Practice letter writing with a letter to Santa. Make sure kids include the date, a greeting, the main body, and also a closing.
Other Things To Include In Your Letter
- Tell Santa how good you’ve been this year. You may even want to give him some specifics!
- Use good manners – pleases and thank you’s go a long way to getting you on the nice list.
- Choose one or two things you want most. Think about it and don’t just give him a long list of fifty or so wishes. Be thoughtful and think about what you’d really like most.
- Remind Santa about a gift for someone else (your parents, a friend, or a sibling) who may not have written to Santa.
- Let him know you’ll have cookies and milk waiting for him on Christmas.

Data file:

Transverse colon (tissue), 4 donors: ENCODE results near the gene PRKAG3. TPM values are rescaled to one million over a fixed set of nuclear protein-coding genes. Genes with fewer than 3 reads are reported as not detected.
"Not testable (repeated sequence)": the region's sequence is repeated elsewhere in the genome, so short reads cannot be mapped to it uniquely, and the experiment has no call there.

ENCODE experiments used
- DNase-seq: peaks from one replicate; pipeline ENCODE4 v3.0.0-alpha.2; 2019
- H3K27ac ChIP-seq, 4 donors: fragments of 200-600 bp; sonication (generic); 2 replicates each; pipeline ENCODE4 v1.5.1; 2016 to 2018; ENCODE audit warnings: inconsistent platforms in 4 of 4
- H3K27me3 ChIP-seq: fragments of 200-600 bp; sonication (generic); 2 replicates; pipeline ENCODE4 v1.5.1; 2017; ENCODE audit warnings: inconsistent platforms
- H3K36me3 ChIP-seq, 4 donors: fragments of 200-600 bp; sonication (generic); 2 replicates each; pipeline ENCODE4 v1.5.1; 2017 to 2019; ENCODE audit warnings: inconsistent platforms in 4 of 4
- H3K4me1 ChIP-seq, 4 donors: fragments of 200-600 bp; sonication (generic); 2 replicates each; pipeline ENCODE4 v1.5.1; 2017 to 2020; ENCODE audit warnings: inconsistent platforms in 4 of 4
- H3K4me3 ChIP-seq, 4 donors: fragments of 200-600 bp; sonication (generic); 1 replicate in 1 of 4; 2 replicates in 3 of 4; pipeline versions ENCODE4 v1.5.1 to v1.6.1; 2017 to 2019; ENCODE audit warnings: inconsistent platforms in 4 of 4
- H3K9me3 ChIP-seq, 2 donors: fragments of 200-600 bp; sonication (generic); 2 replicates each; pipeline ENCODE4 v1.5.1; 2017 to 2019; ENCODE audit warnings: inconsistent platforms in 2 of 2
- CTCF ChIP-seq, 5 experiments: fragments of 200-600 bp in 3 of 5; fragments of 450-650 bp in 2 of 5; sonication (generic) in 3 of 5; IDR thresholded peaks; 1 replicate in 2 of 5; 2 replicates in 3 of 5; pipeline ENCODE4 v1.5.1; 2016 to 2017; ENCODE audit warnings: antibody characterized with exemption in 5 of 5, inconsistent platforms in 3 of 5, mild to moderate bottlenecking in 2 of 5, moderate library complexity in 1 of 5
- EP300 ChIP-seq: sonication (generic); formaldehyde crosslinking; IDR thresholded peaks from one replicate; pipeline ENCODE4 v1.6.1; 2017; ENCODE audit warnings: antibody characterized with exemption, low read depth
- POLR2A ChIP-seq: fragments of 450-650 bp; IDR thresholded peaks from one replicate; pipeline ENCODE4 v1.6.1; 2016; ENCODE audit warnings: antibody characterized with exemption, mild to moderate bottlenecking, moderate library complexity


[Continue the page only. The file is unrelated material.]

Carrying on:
- Draw Santa a picture. Maybe you can draw him in his sleigh or by your tree. Maybe you can draw your favorite reindeer or an elf at the North Pole.
Christmas Lights Scavenger Hunt
Go on a Christmas Lights Scavenger Hunt as a family. Drive around enjoying the lights and seeing how many items from the list you can find. If you’d like, you can divide into two teams and make it a competition, but our family likes to stick together and just conquer the list as a family.
Just for fun, we also search for the best-decorated yard, the funniest decor, and the coolest street in town. We call it the “Lightsy” Awards and leave a Christmas card on the doorsteps of some of the coolest houses, thanking them for their awesome holiday spirit.
Once we finish enjoying the Christmas lights and have checked everything off on our scavenger hunt, we head home for some Christmas cookies and hot cocoa.